Wingstop Restaurants Inc., which in mid-April launched a nine-unit delivery test in Las Vegas, is pleased so far with the trial use of third-party providers, executives said Thursday.
“We're very excited about the early indications of this test,” said Charles Morrison, Wingstop CEO, in a first-quarter earnings call. “We know that our brand is well-positioned for delivery, and I think guests are responding quite well to our approach, but it's very early in the process.”
Morrison said customers and franchisees of the Dallas-based chicken wing chain had been clamoring for delivery.
“We have seen an increased level of demand from our customers regarding delivery, and we knew that at some point, there would be an opportunity for us to deliver,” he said. “The question was where and when?”
The quality of food that would travel well put a damper on delivery development, Morrison said.
“Product quality was very, very important to us to ensure especially that our French fries which are hand-cut and fried daily…were taken care of during that process,” he said.
The fries recipe was modified systemwide to accommodate longer holding times.
“I won't disclose the details of that other than to tell you that we still do hand-cut all of our fries at our restaurants every single day,” he said. He added later that it was changed to ensure the fries would remain crispy and hold longer and hotter.
“We tested thoroughly and feel like there is very little change to taste, flavor or anything else that would be noticeable by the guest,” Morrison said. “So far, all the consumer response we've seen in this test has been very positive.”
Morrison said it was too early to reveal a strategy for rolling delivery out to the entire system.
“We have set some internal benchmarks in terms of what we think success is,” he said. “Without quoting specific numbers, the one thing I would say is we certainly wanted to be incremental to the business, not just cannibalizing existing revenue that we have as carryout.”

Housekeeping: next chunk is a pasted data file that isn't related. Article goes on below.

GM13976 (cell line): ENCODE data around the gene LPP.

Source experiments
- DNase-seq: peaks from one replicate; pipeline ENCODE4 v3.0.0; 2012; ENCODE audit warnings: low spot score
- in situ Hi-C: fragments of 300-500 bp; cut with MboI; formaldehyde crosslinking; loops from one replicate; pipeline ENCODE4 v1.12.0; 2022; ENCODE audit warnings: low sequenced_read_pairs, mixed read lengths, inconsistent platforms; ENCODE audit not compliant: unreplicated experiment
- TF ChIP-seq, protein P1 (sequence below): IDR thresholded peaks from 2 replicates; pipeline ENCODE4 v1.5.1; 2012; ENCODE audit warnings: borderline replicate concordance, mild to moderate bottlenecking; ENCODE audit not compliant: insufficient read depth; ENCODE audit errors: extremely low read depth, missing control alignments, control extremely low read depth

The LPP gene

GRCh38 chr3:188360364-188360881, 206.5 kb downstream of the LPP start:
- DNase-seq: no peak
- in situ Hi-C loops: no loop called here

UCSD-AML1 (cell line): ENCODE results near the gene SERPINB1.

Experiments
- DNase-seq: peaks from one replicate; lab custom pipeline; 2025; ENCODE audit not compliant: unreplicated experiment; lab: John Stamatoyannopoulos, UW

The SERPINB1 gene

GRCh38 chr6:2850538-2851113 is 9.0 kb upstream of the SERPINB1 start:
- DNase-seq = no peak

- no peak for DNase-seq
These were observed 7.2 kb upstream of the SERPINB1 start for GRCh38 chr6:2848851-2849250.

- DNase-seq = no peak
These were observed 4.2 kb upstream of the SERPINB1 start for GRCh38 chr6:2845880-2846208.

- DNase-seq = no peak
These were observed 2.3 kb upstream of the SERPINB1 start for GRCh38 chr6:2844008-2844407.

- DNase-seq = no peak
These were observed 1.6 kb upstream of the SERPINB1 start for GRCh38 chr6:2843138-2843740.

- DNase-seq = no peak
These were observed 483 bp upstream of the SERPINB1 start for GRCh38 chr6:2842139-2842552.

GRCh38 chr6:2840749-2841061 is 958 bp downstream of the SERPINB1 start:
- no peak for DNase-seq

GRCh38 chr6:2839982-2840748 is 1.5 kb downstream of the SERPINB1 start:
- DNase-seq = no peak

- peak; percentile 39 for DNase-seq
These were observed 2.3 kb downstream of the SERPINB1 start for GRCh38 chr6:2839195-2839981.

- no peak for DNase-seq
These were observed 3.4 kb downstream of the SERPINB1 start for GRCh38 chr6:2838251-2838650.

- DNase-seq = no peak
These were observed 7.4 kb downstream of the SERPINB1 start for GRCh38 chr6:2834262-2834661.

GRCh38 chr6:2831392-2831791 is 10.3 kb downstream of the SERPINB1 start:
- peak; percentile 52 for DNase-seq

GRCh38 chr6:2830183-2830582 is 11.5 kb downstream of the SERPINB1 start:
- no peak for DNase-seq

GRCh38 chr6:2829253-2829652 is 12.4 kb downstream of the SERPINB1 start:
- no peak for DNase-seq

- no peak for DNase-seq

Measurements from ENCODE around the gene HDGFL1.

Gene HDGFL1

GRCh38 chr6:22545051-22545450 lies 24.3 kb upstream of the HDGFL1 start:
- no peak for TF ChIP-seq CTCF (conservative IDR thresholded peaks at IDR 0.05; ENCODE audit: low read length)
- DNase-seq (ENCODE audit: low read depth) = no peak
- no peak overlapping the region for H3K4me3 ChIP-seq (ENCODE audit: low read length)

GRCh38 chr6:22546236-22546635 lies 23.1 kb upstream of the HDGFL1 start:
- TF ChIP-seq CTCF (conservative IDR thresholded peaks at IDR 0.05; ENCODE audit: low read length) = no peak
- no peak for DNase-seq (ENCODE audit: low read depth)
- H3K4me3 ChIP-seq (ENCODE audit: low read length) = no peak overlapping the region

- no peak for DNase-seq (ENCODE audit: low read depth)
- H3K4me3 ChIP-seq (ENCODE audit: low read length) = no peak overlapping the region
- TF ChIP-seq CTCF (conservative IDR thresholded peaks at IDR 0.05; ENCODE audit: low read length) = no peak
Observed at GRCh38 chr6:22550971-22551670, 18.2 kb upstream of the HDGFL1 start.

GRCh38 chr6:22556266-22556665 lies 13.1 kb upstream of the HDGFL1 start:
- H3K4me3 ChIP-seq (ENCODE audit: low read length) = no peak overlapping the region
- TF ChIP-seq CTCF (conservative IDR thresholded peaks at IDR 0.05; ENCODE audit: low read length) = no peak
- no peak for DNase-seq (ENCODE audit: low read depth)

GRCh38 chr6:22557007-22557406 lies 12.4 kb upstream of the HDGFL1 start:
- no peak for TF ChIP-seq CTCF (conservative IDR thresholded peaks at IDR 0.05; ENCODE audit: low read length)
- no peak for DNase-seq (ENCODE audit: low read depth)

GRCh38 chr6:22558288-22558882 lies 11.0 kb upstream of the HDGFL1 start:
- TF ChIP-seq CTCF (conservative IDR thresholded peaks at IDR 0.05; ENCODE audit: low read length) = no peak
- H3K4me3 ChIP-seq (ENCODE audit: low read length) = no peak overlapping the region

Morrison said Wingstop wanted to make sure the delivery value equation was reasonable.
“In some cases, these delivery fees can be very high to the guests, but, for the most part, we want to make sure that the guest is willing to pay that fee, and not have it rewrite the value equation for them,” he said.
A decision on a further rollout of delivery is expected sometime in the summer, Morrison said.
For the first quarter ended April 1, Wingstop’s net income rose 52.2 percent, to $6.5 million, or 22 cents per share, from $4.3 million, or 15 cents per share, the previous year. Total revenue increased 20.4 percent, to $26.6 million, from $22.1 million the previous year.
Domestic same-store sales declined 1.1 percent, with momentum improving toward the end of the quarter. So far, in the second quarter, same-store sales have risen 2.3 percent, Morrison said.
As of April 1, Wingstop had 1,031 restaurants. Of those, 948 units are in the United States, with 927 franchised locations and 21 company-owned restaurants. The company has 83 franchised restaurants abroad in five countries.
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